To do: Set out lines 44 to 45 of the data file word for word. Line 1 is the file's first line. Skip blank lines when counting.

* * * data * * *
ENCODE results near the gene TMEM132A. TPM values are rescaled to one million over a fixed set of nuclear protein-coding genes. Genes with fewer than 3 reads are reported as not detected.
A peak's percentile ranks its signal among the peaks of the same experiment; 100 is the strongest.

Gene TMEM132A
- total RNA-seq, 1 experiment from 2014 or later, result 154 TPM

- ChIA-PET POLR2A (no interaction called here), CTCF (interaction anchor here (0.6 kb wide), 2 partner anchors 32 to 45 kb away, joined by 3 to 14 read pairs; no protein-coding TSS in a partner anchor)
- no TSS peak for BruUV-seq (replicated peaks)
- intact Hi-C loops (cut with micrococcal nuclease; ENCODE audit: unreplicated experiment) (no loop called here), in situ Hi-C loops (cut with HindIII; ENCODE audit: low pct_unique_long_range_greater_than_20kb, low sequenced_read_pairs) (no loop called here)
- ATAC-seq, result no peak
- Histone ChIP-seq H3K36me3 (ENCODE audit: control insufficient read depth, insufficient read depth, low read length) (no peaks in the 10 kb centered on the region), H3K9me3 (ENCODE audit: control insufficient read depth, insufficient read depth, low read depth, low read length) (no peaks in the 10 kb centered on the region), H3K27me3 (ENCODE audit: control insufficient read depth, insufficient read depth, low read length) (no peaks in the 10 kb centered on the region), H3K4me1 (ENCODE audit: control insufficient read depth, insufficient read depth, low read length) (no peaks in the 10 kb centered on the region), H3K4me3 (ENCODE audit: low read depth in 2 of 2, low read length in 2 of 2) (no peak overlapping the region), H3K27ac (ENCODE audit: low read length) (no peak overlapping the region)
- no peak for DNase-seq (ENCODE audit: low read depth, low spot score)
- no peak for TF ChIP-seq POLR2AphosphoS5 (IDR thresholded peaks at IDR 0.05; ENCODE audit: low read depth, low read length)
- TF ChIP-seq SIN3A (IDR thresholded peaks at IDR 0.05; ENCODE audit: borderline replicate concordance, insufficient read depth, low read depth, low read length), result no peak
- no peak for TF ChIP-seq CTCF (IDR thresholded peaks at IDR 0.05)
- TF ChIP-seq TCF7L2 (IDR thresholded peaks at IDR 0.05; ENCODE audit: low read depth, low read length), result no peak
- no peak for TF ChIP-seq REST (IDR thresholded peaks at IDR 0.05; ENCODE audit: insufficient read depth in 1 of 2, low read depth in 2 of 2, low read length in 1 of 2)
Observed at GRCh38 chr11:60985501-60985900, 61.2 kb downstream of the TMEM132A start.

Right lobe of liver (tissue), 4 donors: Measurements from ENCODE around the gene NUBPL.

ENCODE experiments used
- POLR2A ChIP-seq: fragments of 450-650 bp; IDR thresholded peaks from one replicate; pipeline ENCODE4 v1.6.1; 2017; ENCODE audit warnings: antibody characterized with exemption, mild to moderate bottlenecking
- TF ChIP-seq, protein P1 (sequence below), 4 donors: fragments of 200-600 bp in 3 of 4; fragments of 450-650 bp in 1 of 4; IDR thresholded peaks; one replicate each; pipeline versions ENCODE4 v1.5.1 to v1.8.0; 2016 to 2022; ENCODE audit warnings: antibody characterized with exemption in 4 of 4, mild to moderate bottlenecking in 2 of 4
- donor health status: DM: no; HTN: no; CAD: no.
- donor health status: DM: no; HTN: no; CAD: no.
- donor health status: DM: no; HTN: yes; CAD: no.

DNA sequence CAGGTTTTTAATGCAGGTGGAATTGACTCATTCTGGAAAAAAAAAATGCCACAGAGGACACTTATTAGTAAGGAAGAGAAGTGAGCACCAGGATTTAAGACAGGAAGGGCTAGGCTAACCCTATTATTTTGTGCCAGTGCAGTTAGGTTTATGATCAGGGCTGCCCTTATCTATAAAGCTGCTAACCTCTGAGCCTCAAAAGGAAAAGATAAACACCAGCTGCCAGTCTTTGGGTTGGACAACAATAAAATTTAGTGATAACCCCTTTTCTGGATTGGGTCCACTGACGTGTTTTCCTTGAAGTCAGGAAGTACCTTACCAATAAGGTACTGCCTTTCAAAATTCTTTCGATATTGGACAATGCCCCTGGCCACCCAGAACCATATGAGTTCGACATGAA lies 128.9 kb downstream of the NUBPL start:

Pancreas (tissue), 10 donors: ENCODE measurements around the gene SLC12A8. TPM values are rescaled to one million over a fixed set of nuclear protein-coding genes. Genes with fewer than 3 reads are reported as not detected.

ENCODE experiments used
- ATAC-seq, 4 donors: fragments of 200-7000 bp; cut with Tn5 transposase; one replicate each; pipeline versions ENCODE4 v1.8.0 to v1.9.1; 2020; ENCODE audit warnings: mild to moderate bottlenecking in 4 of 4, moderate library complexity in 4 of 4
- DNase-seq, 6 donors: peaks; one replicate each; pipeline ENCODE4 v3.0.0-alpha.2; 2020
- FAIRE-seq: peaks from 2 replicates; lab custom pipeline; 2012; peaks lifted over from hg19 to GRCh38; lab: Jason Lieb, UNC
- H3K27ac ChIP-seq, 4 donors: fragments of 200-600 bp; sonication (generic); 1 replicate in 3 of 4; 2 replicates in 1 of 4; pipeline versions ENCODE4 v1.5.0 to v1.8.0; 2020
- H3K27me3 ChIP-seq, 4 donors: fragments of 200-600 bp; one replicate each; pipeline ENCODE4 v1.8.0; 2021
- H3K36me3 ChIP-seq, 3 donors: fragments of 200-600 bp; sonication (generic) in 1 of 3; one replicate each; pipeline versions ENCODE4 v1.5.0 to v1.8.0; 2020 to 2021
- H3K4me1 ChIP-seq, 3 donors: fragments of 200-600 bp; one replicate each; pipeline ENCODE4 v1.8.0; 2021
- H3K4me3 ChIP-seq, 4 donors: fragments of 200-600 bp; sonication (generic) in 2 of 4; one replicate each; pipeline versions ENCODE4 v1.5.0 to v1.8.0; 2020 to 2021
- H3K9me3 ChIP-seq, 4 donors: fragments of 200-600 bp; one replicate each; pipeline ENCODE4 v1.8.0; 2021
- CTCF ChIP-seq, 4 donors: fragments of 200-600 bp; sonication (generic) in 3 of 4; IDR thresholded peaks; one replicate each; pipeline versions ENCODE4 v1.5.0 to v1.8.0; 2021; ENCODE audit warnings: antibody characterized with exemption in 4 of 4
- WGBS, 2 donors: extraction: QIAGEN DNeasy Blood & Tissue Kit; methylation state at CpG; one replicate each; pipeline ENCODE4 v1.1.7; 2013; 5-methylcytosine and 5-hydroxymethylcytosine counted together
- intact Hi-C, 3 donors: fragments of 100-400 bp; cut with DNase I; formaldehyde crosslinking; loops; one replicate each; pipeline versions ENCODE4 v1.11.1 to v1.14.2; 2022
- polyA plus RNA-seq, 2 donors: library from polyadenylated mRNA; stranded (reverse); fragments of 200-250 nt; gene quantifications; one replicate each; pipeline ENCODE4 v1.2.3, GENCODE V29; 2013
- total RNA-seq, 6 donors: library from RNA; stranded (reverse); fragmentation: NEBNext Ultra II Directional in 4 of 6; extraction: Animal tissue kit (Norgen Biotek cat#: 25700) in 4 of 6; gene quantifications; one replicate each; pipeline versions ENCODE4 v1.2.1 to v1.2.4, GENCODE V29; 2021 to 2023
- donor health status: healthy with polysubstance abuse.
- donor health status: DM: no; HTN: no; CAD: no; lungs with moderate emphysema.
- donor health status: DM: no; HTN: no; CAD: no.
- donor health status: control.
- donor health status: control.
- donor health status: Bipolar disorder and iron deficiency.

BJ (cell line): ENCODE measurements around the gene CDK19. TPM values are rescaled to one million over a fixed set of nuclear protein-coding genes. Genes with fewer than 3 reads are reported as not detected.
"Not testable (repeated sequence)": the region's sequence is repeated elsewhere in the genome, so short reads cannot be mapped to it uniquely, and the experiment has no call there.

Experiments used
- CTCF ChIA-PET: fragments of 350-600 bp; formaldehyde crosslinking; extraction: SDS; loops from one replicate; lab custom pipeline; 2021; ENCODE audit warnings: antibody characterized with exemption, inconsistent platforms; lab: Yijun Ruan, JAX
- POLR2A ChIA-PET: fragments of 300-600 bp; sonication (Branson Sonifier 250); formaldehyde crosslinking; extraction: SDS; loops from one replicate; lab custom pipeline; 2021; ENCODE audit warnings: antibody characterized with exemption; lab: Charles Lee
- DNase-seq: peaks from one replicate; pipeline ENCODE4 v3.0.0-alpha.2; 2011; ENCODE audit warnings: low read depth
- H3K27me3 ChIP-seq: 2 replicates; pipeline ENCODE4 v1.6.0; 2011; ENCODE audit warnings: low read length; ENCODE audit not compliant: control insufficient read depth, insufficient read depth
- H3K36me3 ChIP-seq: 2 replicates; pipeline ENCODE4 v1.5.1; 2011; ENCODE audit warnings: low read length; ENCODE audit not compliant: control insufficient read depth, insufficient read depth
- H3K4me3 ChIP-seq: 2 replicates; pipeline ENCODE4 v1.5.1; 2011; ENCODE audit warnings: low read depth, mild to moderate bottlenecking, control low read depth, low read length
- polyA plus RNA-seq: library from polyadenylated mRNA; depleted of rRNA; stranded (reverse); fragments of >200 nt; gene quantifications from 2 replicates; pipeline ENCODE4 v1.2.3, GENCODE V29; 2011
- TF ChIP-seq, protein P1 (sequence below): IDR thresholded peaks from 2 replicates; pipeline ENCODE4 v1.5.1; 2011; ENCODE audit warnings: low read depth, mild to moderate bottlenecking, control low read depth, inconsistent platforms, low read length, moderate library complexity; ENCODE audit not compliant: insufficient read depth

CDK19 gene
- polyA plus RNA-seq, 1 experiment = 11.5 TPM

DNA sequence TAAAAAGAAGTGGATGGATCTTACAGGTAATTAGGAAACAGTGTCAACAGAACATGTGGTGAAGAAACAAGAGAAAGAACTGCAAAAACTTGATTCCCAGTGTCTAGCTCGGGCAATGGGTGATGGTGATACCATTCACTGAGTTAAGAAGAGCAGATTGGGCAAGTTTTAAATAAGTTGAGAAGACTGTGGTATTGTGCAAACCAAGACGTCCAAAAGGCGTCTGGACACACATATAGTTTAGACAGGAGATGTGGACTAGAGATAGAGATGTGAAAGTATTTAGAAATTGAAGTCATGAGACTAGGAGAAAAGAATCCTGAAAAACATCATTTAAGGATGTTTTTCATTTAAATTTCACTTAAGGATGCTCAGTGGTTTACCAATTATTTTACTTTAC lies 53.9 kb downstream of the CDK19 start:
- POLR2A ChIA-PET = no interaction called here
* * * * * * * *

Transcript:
- donor health status: control.
- donor health status: control.